All of the included studies reported the outcome of complications. The pooled data demonstrated a higher complication rate in the CFT group than in the MIPO group (RR = 0.35, 95 % CI 0.19–0.66, p = 0.001; I 2 = 0 %; p = 0.62). Subgroup analysis showed that the complication rate in ORPO was significantly higher than that in MIPO (RR = 0.24, 95 % CI 0.11–0.55, p = 0.0007; I 2 = 0 %; p = 0.59). However, no significant difference was detected in the IMN subgroup (RR = 0.66, 95 % CI 0.24–1.76, p = 0.40; I 2 = 0 %; p = 0.62) (Fig. 3).
Fig. 3

Forest plot illustrating complications and iatrogenic radial nerve palsy of meta-analysis MIPO with CFT (ORPO and IMN) in humeral shaft fractures

Iatrogenic radial nerve palsy was also available in all of the included papers. Meta-analysis showed that the rate of iatrogenic radial nerve palsy was significantly higher in the CFT group than that in the MIPO group (RR = 0.25, 95 % CI 0.09–0.69, p = 0.007; I 2 = 0 %; p = 0.86). Subgroup analysis also detected a significant difference between MIPO and ORPO (RR = 0.24, 95 % CI 0.08–0.74, p = 0.01; I 2 = 0 %; p = 0.75). However, subgroup analysis did not reveal any significant difference between MIPO and IMN (RR = 0.29, 95 % CI 0.03–3.01, p = 0.30) (Fig. 3).

Fracture union rate and union time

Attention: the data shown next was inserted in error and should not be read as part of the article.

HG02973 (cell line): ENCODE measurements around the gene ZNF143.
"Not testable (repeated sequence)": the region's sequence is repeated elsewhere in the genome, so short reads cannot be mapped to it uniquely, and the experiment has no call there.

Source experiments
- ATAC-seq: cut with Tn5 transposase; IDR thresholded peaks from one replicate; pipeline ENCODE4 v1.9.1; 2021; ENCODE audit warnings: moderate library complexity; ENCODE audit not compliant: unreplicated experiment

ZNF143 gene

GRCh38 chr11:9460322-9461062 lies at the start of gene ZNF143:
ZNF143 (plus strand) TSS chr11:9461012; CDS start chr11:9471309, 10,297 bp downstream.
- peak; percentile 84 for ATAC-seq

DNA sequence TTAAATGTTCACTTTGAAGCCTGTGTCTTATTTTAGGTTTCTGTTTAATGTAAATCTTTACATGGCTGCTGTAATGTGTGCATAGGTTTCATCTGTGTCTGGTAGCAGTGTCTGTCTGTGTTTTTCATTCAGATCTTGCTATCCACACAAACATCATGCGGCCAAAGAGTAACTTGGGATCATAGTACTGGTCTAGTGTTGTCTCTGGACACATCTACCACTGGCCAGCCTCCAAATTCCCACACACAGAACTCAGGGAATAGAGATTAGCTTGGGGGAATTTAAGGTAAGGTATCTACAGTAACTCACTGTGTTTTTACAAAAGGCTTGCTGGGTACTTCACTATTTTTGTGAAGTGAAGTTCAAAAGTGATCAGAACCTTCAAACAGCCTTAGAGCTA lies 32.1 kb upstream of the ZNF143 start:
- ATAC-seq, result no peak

Data regarding fracture union was reported in all of the included studies. No significant difference was detected either in the ORPO subgroup (RR = 1.17, 95 % CI 0.40–3.45, p = 0.77; I 2 = 8 %; p = 0.35) or in the IMN subgroup (RR = 3.30, 95 % CI 0.33–33.05, p = 0.31; I 2 = 0 %; p = 0.96). Moreover, the pooled estimate also showed no significant difference between the MIPO group and the CFT group (RR = 1.45, 95 % CI 0.55–3.78, p = 0.45; I 2 = 0 %; p = 0.58) (Fig. 4).
Fig. 4

Forest plot illustrating union rate and union time of meta-analysis MIPO with CFT (ORPO and IMN) in humeral shaft fractures

Fracture union time was available in six trials [19, 2123, 25, 26]. Four papers were correlated to the ORPO subgroup [2123, 25], and the other two were correlated to the IMN subgroup [19, 26]. When all studies were considered, meta-analysis did not find any significant difference between the MIPO and CFT groups (WMD = −0.22, 95 % CI −0.41–0.97, p = 0.72; I 2 = 59 %; p = 0.03). Subgroup analysis also did not detect any significant difference in the ORPO subgroup (WMD = −1.91, 95 % CI −5.15–1.32 p = 0.25; I 2 = 75 %; p = 0.008) or the IMN subgroup (WMD = 0.36, 95 % CI −0.53–1.26, p = 0.43; I 2 = 0 %; p = 0.64) (Fig. 4).

Operative time and radiation exposure time

Seven studies reported the data of operative time [19, 2126]. Subgroup analysis also did not find any significant difference in the ORPO subgroup (WMD = −7.41, 95 % CI −21.54–6.73, p = 0.30; I 2 = 64 %; p = 0.02) or in the IMN subgroup (WMD = −4.87, 95 % CI −58.05–48.30, p = 0.86; I 2 = 95 %; p < 0.01). Meta-analysis of total data revealed that the difference was not statistically significant between the MIPO group and the CFT group (WMD = −8.66, 95 % CI −25.61–8.29, p = 0.32; I 2 = 88 %; p < 0.01) (Fig. 5).
Fig. 5

Forest plot illustrating operative time and radiation exposure time of meta-analysis MIPO with CFT (ORPO and IMN) in humeral shaft fractures